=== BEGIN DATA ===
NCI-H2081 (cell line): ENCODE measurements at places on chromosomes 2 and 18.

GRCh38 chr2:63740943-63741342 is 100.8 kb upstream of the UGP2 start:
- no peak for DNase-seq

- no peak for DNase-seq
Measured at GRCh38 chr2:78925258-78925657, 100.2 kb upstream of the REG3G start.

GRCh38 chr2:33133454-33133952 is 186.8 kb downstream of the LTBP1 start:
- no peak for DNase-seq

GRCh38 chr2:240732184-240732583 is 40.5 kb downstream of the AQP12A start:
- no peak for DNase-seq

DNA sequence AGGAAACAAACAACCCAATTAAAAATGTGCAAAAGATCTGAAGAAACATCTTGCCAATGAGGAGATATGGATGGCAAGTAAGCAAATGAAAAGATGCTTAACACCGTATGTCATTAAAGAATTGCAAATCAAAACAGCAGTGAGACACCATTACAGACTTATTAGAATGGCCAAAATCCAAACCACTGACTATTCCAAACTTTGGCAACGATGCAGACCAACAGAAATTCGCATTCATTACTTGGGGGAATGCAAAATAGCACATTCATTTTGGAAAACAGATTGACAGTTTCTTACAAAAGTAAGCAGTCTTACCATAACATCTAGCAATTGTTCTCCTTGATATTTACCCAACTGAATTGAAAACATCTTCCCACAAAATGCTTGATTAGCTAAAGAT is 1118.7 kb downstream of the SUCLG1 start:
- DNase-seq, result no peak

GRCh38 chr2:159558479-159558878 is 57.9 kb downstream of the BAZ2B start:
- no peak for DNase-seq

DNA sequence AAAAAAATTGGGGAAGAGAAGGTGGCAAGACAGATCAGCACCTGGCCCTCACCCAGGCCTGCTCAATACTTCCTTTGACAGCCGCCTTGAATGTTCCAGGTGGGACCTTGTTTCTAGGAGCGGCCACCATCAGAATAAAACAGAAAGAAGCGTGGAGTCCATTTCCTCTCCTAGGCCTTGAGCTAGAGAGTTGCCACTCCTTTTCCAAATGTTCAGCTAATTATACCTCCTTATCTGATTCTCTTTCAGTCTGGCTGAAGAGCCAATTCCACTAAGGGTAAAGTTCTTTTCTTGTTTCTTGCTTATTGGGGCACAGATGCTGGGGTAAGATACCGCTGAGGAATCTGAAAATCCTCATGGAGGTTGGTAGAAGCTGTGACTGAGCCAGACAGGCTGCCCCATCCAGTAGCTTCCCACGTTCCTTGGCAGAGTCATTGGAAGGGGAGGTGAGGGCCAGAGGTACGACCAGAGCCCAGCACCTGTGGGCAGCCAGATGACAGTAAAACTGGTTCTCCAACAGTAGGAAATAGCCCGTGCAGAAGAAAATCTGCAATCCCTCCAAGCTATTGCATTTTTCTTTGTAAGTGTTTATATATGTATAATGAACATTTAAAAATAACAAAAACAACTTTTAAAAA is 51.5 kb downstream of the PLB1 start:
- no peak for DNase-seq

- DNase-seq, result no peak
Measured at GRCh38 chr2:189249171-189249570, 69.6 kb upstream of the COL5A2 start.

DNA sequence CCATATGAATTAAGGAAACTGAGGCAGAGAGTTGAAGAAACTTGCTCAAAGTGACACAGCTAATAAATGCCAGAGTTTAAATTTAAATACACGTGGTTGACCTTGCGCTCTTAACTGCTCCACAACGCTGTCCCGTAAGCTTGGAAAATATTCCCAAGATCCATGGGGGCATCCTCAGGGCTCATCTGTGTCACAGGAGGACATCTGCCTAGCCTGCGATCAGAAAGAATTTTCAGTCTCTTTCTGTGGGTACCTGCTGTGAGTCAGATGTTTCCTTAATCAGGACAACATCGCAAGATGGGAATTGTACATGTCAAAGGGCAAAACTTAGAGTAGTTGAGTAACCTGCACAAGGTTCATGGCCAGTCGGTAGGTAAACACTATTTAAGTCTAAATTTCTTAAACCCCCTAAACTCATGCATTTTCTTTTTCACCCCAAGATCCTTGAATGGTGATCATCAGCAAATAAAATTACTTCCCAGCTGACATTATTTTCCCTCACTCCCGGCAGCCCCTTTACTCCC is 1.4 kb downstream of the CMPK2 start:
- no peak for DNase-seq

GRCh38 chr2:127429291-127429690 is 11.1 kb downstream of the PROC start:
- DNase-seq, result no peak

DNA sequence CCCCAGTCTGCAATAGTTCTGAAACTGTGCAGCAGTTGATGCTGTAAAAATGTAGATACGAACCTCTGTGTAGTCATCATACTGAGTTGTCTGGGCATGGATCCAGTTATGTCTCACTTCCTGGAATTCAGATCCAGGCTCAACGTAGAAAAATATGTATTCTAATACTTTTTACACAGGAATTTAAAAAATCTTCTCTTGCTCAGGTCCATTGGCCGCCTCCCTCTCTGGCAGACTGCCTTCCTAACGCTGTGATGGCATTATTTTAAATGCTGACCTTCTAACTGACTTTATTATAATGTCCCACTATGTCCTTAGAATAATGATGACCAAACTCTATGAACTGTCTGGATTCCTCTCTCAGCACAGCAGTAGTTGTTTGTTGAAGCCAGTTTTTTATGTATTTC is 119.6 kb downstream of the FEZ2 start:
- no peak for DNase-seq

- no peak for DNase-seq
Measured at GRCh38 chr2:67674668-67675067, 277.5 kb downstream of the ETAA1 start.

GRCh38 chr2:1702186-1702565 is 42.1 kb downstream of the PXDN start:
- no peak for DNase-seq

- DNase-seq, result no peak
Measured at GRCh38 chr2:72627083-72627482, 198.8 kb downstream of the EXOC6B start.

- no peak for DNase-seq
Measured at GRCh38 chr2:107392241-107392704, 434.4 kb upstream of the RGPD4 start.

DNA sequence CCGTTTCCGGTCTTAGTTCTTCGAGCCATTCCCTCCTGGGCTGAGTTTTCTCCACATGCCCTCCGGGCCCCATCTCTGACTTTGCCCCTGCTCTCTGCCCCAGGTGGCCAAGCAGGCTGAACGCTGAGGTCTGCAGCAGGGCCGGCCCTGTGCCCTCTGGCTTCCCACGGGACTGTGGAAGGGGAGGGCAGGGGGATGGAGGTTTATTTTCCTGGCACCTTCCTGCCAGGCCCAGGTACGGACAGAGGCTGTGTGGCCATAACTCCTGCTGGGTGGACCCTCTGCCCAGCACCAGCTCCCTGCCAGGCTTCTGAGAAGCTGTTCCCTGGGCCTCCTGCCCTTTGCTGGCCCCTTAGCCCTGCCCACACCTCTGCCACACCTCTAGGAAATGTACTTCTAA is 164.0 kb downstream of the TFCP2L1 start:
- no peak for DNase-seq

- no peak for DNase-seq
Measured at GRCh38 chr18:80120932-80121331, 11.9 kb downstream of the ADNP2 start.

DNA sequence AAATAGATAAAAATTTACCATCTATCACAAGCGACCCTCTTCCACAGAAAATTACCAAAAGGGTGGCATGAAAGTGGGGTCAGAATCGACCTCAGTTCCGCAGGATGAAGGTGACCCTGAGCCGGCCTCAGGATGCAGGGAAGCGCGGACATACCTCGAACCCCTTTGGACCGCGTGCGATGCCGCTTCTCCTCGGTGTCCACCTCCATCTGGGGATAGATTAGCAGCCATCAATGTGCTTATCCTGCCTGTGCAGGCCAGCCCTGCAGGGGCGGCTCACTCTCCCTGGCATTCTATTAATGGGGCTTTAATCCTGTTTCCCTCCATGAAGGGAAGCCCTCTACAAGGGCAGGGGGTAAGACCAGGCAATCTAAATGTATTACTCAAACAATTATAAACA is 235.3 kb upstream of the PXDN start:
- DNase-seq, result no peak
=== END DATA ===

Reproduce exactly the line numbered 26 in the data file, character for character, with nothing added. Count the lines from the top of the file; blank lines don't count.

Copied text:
GRCh38 chr2:1702186-1702565 is 42.1 kb downstream of the PXDN start: